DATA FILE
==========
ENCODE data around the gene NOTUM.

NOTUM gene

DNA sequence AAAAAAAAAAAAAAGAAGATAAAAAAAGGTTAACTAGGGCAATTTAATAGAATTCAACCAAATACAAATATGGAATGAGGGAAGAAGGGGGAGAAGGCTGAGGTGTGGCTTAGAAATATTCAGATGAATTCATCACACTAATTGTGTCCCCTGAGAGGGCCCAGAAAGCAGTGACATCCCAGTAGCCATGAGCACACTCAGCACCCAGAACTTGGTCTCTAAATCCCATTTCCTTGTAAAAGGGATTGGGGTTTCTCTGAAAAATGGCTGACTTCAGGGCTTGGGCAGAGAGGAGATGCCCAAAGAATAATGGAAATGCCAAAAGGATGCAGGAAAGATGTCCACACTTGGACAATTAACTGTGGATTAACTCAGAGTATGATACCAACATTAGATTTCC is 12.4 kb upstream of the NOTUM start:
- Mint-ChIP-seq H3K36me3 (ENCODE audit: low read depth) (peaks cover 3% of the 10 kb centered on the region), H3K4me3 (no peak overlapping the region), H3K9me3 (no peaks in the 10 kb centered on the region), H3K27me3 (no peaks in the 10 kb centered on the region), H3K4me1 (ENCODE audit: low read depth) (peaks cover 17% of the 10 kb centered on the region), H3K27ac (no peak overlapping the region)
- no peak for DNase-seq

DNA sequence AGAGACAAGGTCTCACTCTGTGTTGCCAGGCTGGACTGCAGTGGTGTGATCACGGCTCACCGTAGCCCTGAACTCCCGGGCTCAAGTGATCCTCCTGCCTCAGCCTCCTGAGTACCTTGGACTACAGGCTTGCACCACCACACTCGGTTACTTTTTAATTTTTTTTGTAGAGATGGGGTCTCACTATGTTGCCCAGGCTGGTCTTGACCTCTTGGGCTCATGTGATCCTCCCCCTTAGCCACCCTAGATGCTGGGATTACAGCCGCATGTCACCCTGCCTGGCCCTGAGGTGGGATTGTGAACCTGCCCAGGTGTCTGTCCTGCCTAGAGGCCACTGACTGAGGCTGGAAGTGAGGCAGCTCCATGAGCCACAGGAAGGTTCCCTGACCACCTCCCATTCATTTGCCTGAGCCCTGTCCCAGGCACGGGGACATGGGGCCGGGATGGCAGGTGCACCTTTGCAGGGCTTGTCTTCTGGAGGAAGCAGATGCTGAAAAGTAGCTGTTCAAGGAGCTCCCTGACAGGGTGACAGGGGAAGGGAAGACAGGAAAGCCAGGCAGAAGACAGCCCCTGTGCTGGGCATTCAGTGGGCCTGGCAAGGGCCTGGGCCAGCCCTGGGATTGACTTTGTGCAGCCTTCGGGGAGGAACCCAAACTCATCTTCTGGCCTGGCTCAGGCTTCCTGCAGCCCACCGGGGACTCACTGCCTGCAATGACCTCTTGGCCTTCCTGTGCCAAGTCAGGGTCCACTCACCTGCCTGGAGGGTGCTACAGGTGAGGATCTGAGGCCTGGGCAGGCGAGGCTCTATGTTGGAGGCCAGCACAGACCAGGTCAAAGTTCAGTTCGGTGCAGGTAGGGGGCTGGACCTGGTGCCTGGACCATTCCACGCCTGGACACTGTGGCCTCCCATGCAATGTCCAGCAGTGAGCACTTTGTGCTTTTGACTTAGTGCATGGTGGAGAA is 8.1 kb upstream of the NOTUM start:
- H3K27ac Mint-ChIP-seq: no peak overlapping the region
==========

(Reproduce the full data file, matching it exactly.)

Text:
ENCODE data around the gene NOTUM.

NOTUM gene

DNA sequence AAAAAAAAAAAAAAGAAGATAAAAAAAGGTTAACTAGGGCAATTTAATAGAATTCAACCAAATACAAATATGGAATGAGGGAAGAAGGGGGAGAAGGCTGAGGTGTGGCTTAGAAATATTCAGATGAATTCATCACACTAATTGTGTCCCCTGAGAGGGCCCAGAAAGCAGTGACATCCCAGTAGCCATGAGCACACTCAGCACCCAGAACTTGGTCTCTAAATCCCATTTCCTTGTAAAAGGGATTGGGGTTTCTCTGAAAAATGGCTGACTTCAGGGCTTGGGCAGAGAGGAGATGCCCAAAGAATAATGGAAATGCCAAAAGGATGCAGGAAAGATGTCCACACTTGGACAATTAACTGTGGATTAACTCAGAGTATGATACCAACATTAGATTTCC is 12.4 kb upstream of the NOTUM start:
- Mint-ChIP-seq H3K36me3 (ENCODE audit: low read depth) (peaks cover 3% of the 10 kb centered on the region), H3K4me3 (no peak overlapping the region), H3K9me3 (no peaks in the 10 kb centered on the region), H3K27me3 (no peaks in the 10 kb centered on the region), H3K4me1 (ENCODE audit: low read depth) (peaks cover 17% of the 10 kb centered on the region), H3K27ac (no peak overlapping the region)
- no peak for DNase-seq

DNA sequence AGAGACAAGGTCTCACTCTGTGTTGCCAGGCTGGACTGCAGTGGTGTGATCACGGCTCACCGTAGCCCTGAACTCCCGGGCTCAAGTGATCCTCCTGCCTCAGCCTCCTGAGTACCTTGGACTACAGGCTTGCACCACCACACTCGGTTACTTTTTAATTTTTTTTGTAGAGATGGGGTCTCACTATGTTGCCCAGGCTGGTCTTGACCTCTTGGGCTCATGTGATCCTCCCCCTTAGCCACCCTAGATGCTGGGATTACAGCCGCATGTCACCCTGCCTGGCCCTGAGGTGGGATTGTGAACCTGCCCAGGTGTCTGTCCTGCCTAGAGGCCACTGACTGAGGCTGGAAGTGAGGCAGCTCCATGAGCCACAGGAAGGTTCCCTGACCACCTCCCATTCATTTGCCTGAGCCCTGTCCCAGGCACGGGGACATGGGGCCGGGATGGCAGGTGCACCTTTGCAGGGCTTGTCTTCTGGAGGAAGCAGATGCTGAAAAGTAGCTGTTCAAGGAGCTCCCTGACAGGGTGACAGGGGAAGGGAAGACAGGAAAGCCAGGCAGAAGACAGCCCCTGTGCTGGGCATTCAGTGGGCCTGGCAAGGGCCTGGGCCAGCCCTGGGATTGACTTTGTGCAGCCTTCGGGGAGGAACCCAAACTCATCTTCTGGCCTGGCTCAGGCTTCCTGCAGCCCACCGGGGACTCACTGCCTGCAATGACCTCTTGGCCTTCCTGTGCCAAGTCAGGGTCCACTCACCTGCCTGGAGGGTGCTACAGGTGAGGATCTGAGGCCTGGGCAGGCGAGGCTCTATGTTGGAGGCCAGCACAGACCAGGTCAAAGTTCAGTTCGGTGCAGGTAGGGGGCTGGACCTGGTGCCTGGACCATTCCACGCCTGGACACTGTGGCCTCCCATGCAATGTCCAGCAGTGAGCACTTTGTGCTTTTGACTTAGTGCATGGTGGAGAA is 8.1 kb upstream of the NOTUM start:
- H3K27ac Mint-ChIP-seq: no peak overlapping the region